Guy Kawasaki Wonders Why Amazon Doesn’t Buy Pinterest, I Just Wonder Why They Won’t Let Me Stream Videos from the Plane
I’m Just getting back from this year’s SugarCon event in San Francisco. While last year was good, they really upped the ante this year – especially for the industry analysts/blogger/influencer types (BIG shout out to Chris Bucholtz for an awesome job putting this together!). Let’s just say the treatment included, barcaloungers, baseball cards and beer…just for starters. But I’ll be covering more of what happened in another post.
In addition to doing a session on CRM and the 2012 Presidential Election and being a judge (along with Paul Greenberg, Esteban Kolsky and Denis Pombriant) in the App Throwdown contest, I had the pleasure of teaming up with other SCRM Crew members Natalie Petouhoff and Jesus Hoyos, as we joined Guy Kawasaki in a laidback conversation on stage after Guy’s keynote. The session was moderated by SugarCRM’s very cool CEO Larry Augustin.
Guy, Natalie, me and Jesus - picture courtesy of Miguel Angel Narvaez (Thanks!)
Before the session began Larry asked me if I had a question I wanted him to tee up for the group to discuss. And since I’ve been kind of fixated on Amazon.com lately, I thought it would be interesting to talk about which business is more of a model for other businesses to focus on in the era of Social Commerce – Amazon or Facebook. So when Larry posed the question to us I gave my patented answer about how I didn’t join Facebook to buy stuff (and still have no intention to do so even now), but to stay connected with friends and family. But when I go to Amazon it was to buy something…ok some things. And it has been like that from the very beginning.
So for me Facebook is the most powerful social network built for helping us stay connected, with people looking to retrofit ecommerce on top of it, where Amazon is the most powerful online commerce destination, which has been integrating social capabilities (along with everything else it seems) into that commerce engine for years. One was built with commerce at its core and is now synonymous with buying, the other with non-commerce relationship building – which to me is a hurdle Amazon doesn’t have to jump over.
When Larry asked Guy what he thought, Guy shot one out there I hadn’t thought about – he wondered why Amazon hadn’t offered to buy Pinterest by now. He said with millions of people pinning great images of things they like, others may want to buy these things if they could do so right on the spot. To me this makes a lot of sense, and once again would be a way for Amazon to continue integrating social on top of their ecommerce platform in a potentially enormous way.
Now that would be a big deal – or as my old senator from Delaware Joe Biden would say a big, well, you know… For me, I just wanted Amazon to let me access the web, stream videos and share ebooks while I’m flying somewhere. Hey, if you fly Delta you can access Amazon.com for free now. So if you want to buy something while you’re in the air, you don’t have to pay for Internet access to do it. Now I don’t know what impact that is having on revenue, but on its surface removing the obstacle of paying for Wifi is a good move. I know I ended up buying something (ok, some things) on a recent flight. Now would I have eventually bought it at some point while on the ground – probably. But on a two hour flight I spent more time on that site than I normally do, which may have led to that purchase. So Amazon got my money right then and there – taking no chances.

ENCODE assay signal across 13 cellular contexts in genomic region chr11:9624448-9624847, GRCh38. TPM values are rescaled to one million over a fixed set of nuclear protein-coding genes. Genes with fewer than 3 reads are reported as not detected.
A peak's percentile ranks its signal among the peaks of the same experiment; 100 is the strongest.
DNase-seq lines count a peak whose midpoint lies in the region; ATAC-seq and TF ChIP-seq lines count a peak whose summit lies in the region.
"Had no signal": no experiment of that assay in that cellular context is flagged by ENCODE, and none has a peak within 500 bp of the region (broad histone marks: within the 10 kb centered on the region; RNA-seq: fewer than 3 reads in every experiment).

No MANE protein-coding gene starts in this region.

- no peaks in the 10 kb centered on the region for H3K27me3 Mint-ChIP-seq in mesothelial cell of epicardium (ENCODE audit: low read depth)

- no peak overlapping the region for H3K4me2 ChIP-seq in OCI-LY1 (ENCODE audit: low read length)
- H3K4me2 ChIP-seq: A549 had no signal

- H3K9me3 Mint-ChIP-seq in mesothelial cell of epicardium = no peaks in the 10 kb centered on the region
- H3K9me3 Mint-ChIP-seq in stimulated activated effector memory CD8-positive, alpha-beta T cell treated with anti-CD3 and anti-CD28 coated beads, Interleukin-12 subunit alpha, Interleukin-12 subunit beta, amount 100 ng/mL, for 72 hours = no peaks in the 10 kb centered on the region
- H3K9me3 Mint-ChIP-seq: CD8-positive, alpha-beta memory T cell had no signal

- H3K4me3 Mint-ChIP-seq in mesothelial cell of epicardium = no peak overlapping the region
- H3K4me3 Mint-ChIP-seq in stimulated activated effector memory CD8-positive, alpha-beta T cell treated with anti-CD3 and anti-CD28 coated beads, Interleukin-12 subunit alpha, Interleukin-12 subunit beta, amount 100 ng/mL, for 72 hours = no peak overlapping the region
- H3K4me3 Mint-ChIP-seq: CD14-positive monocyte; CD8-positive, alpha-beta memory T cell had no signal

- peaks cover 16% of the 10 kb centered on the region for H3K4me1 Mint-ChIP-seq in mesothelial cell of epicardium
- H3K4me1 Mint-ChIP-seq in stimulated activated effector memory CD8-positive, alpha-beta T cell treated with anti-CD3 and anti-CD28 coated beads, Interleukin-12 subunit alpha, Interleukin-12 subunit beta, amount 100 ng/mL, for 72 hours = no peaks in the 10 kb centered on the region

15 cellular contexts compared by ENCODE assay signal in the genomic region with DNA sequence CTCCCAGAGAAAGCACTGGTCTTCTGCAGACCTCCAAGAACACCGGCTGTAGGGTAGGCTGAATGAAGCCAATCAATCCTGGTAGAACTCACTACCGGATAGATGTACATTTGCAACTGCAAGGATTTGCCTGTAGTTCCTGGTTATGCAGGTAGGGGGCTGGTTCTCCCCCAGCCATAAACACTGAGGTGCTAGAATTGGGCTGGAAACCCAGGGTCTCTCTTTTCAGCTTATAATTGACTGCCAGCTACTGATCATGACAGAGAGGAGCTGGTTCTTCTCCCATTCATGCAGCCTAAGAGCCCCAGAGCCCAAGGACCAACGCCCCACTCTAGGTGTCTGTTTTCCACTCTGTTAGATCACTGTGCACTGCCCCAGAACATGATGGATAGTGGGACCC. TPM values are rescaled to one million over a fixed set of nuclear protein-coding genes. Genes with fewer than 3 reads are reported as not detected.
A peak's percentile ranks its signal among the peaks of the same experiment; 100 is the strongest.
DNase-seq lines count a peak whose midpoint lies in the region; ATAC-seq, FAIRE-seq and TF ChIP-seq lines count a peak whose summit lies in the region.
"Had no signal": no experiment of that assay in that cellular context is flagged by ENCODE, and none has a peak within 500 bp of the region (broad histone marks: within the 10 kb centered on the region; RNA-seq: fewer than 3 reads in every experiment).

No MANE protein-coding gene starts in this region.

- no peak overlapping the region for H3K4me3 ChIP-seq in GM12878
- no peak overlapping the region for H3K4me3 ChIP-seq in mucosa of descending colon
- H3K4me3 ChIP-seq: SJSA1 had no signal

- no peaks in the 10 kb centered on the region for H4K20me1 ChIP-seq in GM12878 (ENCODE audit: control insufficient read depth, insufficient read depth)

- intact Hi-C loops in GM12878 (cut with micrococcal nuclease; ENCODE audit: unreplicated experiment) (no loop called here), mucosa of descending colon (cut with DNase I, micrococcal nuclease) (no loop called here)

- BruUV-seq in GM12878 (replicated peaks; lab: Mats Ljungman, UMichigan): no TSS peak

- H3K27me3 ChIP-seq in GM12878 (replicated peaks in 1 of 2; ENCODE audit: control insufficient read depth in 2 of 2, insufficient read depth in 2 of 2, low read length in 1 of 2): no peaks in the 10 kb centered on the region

So I don’t begrudge Amazon that celestial purchase. In my opinion it’s a shrewd move on their part. But all I ask – being a loyal Amazon Prime customer – is to cut a deal to let us AP members do more than just go to Amazon.com. Let us also stream videos and borrow books. And if we also have Kindles maybe you can let us access everything. I’ve been an AP member since the beginning. And I’d be willing to pay little extra to get Wifi on the plane. You’ve already made a deal with Delta and/or Gogo, so make a better one for us willing to be a Premium Amazon Prime member – PAPs!
Now that’s social, and a nice upsell opportunity. And I bet you’d add a ton of new Prime members while extending the lifetime of current members. A win-win-win if you ask me.
Ok so I went off on a tangent, but the Facebook-Amazon question is an interesting one. And to be honest Facebook Commerce looks to be growing leaps and bounds. And with the one billion member mark seemingly just around the corner there are many reasons for companies to try to leverage the growing amount of time people spend on Facebook to sell them stuff. In fact my most recent 1-on-1 conversation over at SmallBizTrends.com is with Christian Taylor – founder of Facebook Commerce platform provider Payvment.com. With over 100,000 online storefronts using their platform, he makes a very convincing argument for putting Facebook at the heart of a company’s social commerce initiative.
So Mr. Bezos, if you’re listening… why? Well you’d definitely listen to Guy more than me, but buying Pinterest would be pretty I’d think – that is assuming that they want to be bought at this point. I think the safer bet would be to make a deal so I can sign up to be a PAP – and start streaming videos 36,000 feet in the air.